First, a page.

The group at Yahoo! that I came from was using Hadoop for data analytics and data warehousing. We had something like 100,000 web servers across the world, and once we collected data from across all these servers, we dumped it into Hadoop, which became the place where we stored all of the data, instead of traditional network storage.
Our reasoning for doing that was a matter of economics, given the quantity of hardware. Hadoop lets us scalably process that data, clean it up, and normalize it so we could pass it along to the systems that need it.
Hadoop is getting very wide adoption in the data warehousing and business intelligence domains. One of the biggest uses within Yahoo! right now is dealing with all of the log information from servers. Analyzing that information allows for better spam filtering, ad targeting, content targeting, A/B testing for new features, et cetera.
It’s not web-specific. For example, everybody does data warehousing, and we see very strong adoption there.
Separate from that, your example of oil companies is a very good one, as is the financial sector. Right now, we do have a couple of very large financial institutions working with us on these exact problems, taking huge amounts of data from domains like credit card processing and building predictive models for fraud that enable better decisions, for example, about whether to block or allow a given transaction.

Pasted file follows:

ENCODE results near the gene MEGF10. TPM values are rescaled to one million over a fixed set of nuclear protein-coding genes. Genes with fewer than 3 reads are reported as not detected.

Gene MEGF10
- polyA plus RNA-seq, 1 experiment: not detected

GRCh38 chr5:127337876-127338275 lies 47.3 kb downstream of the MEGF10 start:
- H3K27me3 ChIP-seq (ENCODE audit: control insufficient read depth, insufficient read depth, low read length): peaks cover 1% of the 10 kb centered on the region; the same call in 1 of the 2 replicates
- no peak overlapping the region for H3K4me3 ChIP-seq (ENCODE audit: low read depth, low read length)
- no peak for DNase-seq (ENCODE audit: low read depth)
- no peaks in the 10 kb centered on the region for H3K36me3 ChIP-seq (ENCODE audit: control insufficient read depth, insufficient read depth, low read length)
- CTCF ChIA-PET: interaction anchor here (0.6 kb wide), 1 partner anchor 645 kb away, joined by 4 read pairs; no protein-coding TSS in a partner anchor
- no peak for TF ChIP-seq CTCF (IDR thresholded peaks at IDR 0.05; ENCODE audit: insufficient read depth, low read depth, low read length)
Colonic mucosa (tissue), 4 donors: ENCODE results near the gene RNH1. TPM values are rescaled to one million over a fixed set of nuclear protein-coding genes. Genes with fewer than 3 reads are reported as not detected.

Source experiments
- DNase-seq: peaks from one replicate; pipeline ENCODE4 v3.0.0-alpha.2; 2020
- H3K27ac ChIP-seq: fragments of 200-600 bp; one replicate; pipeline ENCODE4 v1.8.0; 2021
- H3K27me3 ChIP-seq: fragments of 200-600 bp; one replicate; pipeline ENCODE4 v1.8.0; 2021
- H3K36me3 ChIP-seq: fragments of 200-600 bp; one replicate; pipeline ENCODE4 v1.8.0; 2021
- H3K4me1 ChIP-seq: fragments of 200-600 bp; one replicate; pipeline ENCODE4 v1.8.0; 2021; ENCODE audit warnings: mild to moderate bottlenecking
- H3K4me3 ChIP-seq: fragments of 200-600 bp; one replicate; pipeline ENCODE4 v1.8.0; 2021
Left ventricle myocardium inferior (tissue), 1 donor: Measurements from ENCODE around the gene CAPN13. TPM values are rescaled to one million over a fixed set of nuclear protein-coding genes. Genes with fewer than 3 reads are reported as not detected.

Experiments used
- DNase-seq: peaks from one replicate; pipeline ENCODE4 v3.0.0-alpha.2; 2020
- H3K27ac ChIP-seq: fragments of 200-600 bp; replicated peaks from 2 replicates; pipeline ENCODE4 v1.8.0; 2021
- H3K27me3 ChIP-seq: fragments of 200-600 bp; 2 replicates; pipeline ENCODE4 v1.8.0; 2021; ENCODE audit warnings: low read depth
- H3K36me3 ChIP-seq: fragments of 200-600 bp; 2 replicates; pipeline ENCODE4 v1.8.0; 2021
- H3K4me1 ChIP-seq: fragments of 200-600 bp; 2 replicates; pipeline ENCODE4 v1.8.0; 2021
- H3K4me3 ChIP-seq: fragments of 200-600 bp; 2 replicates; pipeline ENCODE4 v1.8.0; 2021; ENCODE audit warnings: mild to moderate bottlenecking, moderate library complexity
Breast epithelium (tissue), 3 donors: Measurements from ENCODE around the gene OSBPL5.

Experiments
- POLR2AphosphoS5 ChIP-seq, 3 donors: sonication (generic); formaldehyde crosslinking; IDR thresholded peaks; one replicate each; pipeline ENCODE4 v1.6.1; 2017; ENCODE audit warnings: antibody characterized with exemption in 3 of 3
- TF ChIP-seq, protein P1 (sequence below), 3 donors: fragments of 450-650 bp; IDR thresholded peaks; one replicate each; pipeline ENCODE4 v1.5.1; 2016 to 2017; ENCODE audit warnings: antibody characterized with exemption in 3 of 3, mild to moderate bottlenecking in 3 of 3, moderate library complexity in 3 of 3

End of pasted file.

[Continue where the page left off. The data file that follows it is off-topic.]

In the stock market, Hadoop is being used to do simulations that help predict option pricing and related problems. That’s another very healthy market that we’ve seen growth in.
Knowing that Yahoo is the biggest contributor and adopter of Hadoop and the company is used Hadoop to solve various problems from data analytics and data warehousing: log processing, gene sequence mapping (basically a fuzzy string matching problem) to business intelligent domains: financial, stock market ...
Rumor said that a bank in Singapore invest millions of dollars create a computing and predicting system from scratch using Haskell - a static type, functional programming language to warranty scaling and performance.
I wonder why the bank did not take a look at Distributed File System (DFS) + MapReduce (Hadoop is an open source implementation of it) as a massively scalable on commodity hardware that successfully utilized at biggest IT firms in the world (Google, Yahoo, Facebook ... just to name the few) ... or they just re-implementing DFS+MapReduce themselves :D